Originally posted nine years ago today...
IT has long referred to a transcendent moment of sudden appreciation for Phish and their music, an eruptive combination of sensation and experience. Those who didn't previously "get" Phish, and even some who have disliked Phish's music, become unexpectedly entranced. Whether due to a particular jam, new song, stylistic direction, innovative cover or composition, special guest, silly antic, or simply solid performance, they finally "get IT". And with this band, you can get IT again and again.
I got IT the first time I heard Phish. I probably only barely “got” music at all by that time. But when I heard Lawn Boy on the afternoon of 10/10/90, my ears exploded. And when I attended my first Phish show that night, I was absolutely stunned. This was IT – as strong, diverse, original, and fun as I could imagine – more so, certainly. I was awakened to IT.
I have since gotten IT many times, including special sensations at festivals prior to this one: the revolution of the Clifford Ball, the mystery of Lemonwheel, the power of the Great Went, and the endurance of Big Cypress. Much of these sensations cannot translate to recordings or paper. Like the turns of 2-20-93, you had to be there to fully get IT. And I will not have such an experience of the IT festival, for I am not among you. I am missing this IT, and will experience it only through the vagaries and selectivity of recorded history.
I can anticipate some aspects of the IT festival without being there, because of routines and patterns likely to be found at any show. But the idea can be exag7gerated, and has been. I am often asked by reporters to comment on the "culture of Phish fans". As a professional sociologist, I question whether fans so extensively share some set of characteristics and/or beliefs that they (you) could be describable summarily as having one culture.
The persistent patterns that matter probably have more to do with past histories and official procedures than with clothing colors, dancing maneuvers, and drugs of choice. Whatever "culture of Phish fans" might mean, reporters who ask about it are probably not a part of it. They don't get IT, because they rely on recorded history rather than native experience. And the recorded history of Phish (as of anything) is imperfect and incomplete.
All of you at IT are perfectly poised to improve the record. Those of you who have seen and heard Phish previously may come to know their music in a new way, and may soon find yourself revisiting older IT moments through tapes and mementos. Even those experiencing Phish for the first time, who do not yet know what IT there is to get, will have important reactions: Unlike most reporters, you are there, are a part of it, and will come to know IT – the festival if not the feeling.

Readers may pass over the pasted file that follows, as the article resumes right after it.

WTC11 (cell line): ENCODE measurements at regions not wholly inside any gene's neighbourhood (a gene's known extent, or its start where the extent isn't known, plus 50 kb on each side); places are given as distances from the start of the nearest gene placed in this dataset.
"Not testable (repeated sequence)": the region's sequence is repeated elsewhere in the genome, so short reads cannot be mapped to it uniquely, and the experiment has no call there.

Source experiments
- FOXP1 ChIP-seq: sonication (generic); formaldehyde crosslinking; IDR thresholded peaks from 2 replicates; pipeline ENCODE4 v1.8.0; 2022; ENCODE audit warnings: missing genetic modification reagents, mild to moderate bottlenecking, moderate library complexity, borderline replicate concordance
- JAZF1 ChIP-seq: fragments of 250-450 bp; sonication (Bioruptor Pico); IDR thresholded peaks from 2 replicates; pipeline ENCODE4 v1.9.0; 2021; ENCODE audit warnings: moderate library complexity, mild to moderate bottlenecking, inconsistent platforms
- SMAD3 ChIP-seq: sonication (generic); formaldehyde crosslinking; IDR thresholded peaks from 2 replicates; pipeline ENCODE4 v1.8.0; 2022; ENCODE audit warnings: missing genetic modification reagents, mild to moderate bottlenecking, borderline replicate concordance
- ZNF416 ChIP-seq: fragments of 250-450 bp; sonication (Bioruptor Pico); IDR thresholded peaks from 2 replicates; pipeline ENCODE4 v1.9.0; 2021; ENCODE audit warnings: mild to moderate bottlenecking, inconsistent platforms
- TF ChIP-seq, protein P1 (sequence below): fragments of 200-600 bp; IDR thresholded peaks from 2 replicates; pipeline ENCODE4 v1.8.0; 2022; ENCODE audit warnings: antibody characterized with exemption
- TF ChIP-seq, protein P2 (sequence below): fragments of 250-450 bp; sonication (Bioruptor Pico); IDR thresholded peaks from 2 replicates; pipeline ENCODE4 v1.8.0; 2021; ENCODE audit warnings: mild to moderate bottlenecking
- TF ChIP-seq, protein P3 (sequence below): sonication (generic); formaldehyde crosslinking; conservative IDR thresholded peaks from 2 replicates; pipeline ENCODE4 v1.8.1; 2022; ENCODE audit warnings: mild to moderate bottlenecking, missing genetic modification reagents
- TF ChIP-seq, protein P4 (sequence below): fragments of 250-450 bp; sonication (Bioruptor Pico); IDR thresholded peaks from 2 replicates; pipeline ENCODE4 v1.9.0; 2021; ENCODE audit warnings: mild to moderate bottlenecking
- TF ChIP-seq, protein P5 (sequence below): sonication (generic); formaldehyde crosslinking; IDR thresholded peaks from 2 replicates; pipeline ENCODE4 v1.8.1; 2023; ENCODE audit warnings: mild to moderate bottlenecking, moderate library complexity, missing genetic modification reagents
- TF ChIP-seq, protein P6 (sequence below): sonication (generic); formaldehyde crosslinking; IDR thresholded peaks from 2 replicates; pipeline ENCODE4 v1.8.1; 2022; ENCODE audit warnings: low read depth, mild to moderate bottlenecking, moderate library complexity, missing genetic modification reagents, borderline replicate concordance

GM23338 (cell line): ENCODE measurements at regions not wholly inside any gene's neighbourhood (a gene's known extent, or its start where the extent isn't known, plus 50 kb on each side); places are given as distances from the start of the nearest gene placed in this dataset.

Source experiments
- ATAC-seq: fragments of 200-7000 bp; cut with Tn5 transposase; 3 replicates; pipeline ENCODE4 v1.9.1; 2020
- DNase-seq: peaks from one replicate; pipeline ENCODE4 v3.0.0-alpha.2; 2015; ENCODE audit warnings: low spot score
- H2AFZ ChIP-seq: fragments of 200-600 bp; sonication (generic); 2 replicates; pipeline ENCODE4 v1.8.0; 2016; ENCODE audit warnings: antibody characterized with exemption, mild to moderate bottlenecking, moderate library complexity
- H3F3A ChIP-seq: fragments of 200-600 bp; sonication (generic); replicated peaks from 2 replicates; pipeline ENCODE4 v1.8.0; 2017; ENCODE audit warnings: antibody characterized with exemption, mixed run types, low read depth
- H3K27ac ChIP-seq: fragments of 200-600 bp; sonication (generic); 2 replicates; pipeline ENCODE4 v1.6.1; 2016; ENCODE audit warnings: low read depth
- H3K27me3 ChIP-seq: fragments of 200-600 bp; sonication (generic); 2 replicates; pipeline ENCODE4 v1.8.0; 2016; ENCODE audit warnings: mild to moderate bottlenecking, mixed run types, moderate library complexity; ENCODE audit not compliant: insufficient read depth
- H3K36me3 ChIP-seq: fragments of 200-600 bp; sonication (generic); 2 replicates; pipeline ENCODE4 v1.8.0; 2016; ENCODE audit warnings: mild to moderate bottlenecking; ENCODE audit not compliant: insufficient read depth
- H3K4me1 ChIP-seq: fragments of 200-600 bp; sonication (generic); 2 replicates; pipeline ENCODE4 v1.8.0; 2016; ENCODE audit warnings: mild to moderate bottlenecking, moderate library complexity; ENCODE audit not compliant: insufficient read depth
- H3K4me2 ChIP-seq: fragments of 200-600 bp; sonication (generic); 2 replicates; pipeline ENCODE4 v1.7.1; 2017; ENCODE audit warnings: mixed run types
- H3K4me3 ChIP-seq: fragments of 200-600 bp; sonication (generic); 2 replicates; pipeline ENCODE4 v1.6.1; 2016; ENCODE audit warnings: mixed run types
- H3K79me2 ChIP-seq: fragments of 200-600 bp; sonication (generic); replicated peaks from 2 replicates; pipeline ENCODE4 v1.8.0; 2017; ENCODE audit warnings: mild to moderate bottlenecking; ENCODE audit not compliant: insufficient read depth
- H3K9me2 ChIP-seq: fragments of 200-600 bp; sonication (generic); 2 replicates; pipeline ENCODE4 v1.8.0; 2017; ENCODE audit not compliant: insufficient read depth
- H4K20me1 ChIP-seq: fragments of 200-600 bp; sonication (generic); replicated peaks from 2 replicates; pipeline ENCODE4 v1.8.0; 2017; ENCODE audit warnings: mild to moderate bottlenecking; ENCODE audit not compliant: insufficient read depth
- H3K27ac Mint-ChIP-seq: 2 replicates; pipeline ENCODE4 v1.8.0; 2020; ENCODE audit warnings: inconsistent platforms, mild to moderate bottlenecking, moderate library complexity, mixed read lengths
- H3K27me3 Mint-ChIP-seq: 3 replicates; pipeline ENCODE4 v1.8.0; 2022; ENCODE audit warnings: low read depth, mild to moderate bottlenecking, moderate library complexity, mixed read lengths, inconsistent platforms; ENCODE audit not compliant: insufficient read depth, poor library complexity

Each of you can help reduce the vagaries and selectivity, fill out the facts, and round the corners of fact with the smoothness of sensations. You can even become part of Phish history, by helping document it. Simply submit your input – essays, reviews, photographs, ideas, and almost anything else – for the second edition of The Phish Companion. This encyclopedic work about Phish is produced on an all-volunteer basis under the auspices of the Mockingbird Foundation (www.mockingbirdfoundation.org), a nonprofit fundraiser and grantmaker incorporated by Phish fans in 1997.
Proceeds directly fund music education for children, and have so far generated over $180,000 in dozens of grants nationwide, thanks to the support of thousands of fans, as well as Relix, Jambands.com, and many others.The money is desperately needed, as music education budgets everywhere experience drastic cuts. We’ve reinstated scholarships at jazz camps in several states, fully funded innovative programs like bluegrass for troubled kids in Kentucky, purchased instruments and instruction, and helped reintroduce the native Athabascan fiddle to an impoverished river valley in Alaska.
While the IT festival will be fun, and maybe more, the IT feeling is vital. Whatever IT is, it doesn't just come from Phish. IT can come through any music, particularly when performed and shared. By contributing to The Phish Companion, you help more kids experience IT. I’m sad to be missing the IT festival this weekend, but I can’t stomach kids never getting a chance to experience the IT felling. Hopefully, this weekend will remind you why it is important to help preserve both for future generations.
(The author, executive director of the Mockingbird Foundation and file maintainer of the Phish.net FAQ, is at home with his wife, preparing for the birth of their first child, tentatively named HIM.)